By Julie Barlow


To be able to tackle new challenges and ensure steady growth, companies should revisit and simplify their management rules. Donald Sull, professor at the MIT Sloan School of Management at Massachusetts Institute of Technology and strategic advisor to the Bill & Melinda Gates Foundation, talks about his study of these management rules and thoughts on organizational strategy management.

To be able to tackle new challenges and ensure steady growth, companies should revisit and simplify their management rules. Gestion magazine spoke to Professor Donald Sull about why simple rules are the best for managing businesses.

Business strategy doesn’t hold many secrets for Donald Sull, professor at the MIT Sloan School of Management at Massachusetts Institute of Technology and strategic advisor to the Bill & Melinda Gates Foundation. In his 2015 book, Simple Rules: How to Thrive in a Complex World (2015), written with Kathleen M. Eisenhardt of the University of Stanford, Donald Sull explains how a few simple management rules can help companies overcome failure, rebuild business, and ensure growth. Gestion magazine talked with Donald Sull.

Gestion (G): What inspired you to study management rules?

Donald Sull (DS): We know a lot about good business strategies. There are about 30,000 books published on the topic every year, and every MBA program offers at least one course on them. But strangely, there are almost no studies about how to actually implement a business strategy.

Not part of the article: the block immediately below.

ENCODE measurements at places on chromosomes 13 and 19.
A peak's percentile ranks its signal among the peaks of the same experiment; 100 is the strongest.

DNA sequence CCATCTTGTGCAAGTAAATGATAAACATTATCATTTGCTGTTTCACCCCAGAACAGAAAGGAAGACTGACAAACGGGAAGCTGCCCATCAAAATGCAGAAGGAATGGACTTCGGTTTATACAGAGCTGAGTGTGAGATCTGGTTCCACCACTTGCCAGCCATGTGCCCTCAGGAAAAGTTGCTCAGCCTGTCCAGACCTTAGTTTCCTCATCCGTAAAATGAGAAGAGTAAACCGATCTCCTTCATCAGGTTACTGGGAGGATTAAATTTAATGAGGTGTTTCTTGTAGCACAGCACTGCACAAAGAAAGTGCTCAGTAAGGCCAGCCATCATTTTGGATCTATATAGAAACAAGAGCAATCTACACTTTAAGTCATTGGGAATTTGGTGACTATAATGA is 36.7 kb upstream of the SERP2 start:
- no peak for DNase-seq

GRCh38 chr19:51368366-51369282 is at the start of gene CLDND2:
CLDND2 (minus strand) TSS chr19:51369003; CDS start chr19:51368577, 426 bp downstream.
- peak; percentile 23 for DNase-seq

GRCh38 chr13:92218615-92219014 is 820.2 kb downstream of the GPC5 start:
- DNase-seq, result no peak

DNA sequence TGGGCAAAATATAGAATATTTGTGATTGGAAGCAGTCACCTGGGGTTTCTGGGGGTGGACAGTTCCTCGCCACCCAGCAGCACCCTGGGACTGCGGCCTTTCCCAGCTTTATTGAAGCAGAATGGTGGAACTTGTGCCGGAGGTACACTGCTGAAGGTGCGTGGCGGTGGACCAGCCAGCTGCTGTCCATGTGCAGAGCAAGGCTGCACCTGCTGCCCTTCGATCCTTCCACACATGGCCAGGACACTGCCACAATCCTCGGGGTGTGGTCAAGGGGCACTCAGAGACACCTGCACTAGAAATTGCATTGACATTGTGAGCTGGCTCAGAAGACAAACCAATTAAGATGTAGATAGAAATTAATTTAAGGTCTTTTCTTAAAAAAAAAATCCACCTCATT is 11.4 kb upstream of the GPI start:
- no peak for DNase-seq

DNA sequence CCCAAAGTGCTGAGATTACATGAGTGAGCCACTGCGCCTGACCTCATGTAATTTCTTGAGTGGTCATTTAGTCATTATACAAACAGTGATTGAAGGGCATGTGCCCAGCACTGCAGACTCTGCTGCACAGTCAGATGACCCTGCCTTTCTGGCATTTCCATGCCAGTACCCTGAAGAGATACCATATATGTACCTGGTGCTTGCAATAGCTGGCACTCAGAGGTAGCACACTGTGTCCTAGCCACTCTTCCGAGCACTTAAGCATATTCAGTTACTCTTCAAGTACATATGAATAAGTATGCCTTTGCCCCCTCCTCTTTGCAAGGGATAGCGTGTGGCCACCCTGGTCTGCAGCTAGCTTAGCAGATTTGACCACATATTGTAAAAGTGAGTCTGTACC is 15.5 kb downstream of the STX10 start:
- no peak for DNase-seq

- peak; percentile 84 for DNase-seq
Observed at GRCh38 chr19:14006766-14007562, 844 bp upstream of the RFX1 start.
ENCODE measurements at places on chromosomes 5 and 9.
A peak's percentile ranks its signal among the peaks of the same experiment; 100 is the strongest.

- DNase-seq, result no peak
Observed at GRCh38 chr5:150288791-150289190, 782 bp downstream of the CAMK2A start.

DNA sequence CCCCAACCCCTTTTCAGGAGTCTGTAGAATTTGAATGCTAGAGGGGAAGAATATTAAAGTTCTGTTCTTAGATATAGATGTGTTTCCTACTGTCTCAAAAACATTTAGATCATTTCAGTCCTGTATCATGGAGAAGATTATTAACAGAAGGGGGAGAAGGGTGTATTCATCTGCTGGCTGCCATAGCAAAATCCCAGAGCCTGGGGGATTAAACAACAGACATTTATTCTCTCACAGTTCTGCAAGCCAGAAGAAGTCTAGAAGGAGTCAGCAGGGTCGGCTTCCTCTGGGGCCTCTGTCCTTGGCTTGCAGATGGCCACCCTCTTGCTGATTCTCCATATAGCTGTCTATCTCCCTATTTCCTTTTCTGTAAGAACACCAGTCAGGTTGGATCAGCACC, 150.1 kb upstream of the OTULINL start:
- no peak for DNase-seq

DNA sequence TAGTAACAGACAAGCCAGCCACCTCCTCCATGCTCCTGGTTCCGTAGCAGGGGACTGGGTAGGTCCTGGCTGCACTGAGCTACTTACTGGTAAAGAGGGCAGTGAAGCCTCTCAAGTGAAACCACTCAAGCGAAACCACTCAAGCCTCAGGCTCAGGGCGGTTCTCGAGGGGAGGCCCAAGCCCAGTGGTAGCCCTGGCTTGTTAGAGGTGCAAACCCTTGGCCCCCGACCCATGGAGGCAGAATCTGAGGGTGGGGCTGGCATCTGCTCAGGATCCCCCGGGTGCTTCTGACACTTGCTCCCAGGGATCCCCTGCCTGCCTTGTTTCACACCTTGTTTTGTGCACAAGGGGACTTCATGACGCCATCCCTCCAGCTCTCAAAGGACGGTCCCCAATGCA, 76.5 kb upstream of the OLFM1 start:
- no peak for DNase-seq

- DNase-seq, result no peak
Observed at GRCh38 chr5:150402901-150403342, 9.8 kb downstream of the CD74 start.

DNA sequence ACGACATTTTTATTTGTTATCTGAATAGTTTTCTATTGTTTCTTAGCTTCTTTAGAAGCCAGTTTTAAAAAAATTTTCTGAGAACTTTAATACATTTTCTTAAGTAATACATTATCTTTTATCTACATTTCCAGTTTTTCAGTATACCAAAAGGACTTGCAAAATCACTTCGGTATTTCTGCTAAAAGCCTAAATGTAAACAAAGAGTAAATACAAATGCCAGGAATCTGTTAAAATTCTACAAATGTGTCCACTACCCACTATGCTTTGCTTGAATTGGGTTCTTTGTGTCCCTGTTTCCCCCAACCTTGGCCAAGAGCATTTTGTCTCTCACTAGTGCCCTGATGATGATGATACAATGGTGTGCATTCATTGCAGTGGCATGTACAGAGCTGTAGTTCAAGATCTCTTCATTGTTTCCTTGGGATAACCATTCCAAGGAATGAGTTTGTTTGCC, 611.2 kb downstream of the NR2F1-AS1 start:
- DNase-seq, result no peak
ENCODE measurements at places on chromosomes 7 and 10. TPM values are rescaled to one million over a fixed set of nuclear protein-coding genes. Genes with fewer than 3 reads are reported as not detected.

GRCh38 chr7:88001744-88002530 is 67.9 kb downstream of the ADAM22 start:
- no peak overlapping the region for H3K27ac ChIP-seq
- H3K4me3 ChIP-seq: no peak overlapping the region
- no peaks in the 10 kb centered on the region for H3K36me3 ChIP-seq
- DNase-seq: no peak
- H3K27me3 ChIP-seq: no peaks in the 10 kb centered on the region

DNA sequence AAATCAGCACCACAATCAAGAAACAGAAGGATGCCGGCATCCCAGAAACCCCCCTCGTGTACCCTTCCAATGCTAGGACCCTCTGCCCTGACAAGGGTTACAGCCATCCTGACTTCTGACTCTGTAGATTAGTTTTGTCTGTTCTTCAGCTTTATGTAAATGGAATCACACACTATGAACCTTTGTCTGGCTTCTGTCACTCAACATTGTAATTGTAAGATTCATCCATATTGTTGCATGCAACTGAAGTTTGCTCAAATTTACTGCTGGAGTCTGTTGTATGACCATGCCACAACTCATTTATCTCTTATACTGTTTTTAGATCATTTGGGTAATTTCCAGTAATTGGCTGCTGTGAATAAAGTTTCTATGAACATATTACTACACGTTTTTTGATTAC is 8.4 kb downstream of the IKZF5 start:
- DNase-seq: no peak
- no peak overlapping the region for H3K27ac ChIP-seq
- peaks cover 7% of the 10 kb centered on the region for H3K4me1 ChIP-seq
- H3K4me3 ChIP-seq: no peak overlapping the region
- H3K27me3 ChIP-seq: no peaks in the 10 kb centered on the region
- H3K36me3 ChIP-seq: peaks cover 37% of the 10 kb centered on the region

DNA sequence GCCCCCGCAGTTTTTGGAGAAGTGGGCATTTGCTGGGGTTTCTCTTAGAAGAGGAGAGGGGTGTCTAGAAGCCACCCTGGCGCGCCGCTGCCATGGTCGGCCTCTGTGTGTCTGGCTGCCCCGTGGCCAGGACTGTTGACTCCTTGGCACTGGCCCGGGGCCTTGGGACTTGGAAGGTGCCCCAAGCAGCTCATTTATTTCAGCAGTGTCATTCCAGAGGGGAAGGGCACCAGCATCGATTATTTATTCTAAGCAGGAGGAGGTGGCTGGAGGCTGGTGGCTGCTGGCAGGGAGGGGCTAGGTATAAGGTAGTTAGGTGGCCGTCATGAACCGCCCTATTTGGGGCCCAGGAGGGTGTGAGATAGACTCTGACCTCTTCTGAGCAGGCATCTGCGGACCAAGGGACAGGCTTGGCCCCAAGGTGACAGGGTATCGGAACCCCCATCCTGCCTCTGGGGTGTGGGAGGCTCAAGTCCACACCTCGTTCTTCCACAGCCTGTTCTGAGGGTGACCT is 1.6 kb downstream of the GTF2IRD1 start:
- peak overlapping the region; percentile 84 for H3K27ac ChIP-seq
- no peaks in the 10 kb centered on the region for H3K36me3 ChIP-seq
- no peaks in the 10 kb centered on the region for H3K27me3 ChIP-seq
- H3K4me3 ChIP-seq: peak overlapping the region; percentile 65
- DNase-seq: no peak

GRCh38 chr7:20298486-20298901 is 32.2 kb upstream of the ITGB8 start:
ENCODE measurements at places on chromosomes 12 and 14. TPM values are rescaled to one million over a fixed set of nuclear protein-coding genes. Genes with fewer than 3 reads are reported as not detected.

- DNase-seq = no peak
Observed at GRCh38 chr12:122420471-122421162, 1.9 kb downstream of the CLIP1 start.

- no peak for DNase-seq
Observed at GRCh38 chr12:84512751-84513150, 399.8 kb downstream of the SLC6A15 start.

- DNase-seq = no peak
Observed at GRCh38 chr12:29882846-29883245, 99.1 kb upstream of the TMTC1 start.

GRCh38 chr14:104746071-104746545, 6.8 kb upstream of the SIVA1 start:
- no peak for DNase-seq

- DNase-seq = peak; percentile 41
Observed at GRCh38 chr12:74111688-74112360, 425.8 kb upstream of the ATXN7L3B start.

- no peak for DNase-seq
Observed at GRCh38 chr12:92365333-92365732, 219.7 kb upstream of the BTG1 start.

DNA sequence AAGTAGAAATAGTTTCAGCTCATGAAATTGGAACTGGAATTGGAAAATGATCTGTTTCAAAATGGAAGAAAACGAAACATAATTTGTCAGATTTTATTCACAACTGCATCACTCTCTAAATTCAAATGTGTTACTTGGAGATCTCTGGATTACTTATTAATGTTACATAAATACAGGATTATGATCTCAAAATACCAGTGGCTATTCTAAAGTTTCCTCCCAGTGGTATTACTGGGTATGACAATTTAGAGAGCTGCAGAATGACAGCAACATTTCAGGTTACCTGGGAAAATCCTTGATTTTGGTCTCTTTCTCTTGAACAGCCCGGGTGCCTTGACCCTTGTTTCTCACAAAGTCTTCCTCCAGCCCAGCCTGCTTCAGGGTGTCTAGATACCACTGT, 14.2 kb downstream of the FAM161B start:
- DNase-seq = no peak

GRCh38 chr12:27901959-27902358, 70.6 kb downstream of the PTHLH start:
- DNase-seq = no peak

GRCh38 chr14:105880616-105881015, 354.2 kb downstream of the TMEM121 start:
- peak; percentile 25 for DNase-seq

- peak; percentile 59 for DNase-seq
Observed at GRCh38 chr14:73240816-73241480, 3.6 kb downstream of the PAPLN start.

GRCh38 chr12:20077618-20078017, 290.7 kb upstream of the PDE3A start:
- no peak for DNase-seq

G: Why is it important for business rules to be simple?

DS: To be successful, a business strategy must, above all, be based on simple, clear rules. Simplicity has several benefits when it comes to translating strategy into action. One is that it forces prioritization. If you need a 200-slide power point to explain your management rules, then you aren’t prioritizing at all. Whatever is important in the message gets diluted or obscured. Simple rules must also be easy to communicate. I’ve seen companies where managers fill binders with complex rules that sit on shelves and collect dust because no one ever opens them. To be useful, business rules must fit on a single page. Because you are not trying to dictate everything, simple rules give employees more scope for exercising discretion, using judgment, and for local initiative, all of which are crucial when it comes to executing a strategy.

G: Why is “being simple” so hard for managers?

DS: Simple rules and clear ideas go hand in hand. You also have to accept that rules can’t account for every possibility. In our book, we give the example of a European company, active on the internet, which had simple rules for developing new products. It was a well-endowed company operating in a rapidly growing market. It had a lot of opportunities for new products and employees with creative ideas. The problem was that the engineering team, the marketing team, the sales team, and the finance team each had their own strategy group, each with their own rules and when they met up to develop the common rules, everybody brought their own to the table. They ended up with 30 or 40 rules. A lot of organizations stop there. Everyone brings their rules and they write them all down and that becomes their management rules. But obviously, when this happens, the benefits of simplicity are lost. Teams need a mechanism they can use to reduce the number of shared rules down to a handful.